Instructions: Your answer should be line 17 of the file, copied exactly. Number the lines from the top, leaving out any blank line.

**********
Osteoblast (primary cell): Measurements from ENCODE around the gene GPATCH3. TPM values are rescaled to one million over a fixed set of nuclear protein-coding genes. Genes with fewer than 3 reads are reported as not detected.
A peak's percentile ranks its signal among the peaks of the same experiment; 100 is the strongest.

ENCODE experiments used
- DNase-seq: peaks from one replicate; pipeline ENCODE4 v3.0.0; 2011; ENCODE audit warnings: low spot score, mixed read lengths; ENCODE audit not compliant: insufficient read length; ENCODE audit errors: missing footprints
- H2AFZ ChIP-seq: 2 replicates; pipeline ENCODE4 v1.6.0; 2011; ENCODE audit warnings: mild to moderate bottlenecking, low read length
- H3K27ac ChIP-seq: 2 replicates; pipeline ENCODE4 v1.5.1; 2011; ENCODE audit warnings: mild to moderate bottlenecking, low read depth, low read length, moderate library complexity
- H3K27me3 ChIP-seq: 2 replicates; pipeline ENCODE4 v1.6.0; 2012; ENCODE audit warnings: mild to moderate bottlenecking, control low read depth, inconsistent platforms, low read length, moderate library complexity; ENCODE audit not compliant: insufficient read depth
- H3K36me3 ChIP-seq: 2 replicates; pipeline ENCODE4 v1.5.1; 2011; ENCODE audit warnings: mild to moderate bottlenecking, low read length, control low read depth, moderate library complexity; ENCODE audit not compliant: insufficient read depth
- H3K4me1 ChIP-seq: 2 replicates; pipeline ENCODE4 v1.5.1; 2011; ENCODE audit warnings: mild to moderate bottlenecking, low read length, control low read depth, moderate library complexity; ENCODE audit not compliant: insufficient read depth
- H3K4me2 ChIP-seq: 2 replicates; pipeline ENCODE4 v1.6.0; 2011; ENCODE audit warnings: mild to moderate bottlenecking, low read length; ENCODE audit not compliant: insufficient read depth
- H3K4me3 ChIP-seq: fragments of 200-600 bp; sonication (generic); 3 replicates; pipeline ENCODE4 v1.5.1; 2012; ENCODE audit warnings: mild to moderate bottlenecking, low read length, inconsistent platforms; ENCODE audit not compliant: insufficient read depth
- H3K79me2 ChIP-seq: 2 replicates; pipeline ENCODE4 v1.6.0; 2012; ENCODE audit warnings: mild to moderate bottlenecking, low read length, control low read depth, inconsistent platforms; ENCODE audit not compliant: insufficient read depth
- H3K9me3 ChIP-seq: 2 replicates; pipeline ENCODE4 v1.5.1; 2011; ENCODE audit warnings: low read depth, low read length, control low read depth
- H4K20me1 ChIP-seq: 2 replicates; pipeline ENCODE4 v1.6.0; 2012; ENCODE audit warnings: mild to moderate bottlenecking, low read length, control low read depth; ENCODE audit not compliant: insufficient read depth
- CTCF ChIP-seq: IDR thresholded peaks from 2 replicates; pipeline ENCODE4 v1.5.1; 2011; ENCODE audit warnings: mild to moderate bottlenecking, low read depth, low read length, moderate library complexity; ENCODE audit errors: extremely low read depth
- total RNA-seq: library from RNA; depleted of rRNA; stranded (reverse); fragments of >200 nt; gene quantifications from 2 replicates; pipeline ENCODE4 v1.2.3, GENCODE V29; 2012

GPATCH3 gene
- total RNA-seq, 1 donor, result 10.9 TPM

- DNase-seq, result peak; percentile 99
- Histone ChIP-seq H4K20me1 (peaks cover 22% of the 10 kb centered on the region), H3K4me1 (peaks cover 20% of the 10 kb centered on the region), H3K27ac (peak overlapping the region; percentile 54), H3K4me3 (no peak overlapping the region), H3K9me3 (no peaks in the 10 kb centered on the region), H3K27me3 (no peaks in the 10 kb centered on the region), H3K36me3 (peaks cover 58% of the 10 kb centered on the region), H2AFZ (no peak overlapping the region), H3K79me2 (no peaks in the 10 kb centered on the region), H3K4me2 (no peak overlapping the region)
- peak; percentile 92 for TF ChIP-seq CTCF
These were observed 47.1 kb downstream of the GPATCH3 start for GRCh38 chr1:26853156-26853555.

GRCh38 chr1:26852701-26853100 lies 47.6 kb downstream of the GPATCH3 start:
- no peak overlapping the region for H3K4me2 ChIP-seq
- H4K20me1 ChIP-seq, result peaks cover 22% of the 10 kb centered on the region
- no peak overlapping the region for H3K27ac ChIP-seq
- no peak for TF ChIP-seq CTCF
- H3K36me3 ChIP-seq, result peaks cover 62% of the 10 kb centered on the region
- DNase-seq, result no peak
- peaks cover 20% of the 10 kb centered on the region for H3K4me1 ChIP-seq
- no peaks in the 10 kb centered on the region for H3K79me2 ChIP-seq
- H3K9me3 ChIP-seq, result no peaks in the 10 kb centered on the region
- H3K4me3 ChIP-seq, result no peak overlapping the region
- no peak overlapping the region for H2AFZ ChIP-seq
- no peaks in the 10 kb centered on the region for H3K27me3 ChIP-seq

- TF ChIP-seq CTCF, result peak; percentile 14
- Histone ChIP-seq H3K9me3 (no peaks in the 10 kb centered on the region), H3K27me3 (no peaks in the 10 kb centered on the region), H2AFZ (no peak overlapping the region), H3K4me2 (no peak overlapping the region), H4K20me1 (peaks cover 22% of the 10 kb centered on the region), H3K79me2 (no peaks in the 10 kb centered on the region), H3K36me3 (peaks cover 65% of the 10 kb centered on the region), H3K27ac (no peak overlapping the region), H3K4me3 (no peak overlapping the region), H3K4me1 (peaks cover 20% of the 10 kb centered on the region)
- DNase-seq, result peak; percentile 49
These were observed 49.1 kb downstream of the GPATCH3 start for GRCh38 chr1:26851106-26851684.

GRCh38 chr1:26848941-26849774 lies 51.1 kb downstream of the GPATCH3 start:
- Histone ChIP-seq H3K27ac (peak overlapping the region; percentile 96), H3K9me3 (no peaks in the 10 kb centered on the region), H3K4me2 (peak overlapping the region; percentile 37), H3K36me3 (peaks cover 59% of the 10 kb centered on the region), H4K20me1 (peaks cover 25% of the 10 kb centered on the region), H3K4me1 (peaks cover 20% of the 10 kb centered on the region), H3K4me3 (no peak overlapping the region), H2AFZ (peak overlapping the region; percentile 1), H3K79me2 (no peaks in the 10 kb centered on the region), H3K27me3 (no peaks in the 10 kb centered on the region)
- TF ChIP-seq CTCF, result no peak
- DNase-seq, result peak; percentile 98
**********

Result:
GPATCH3 gene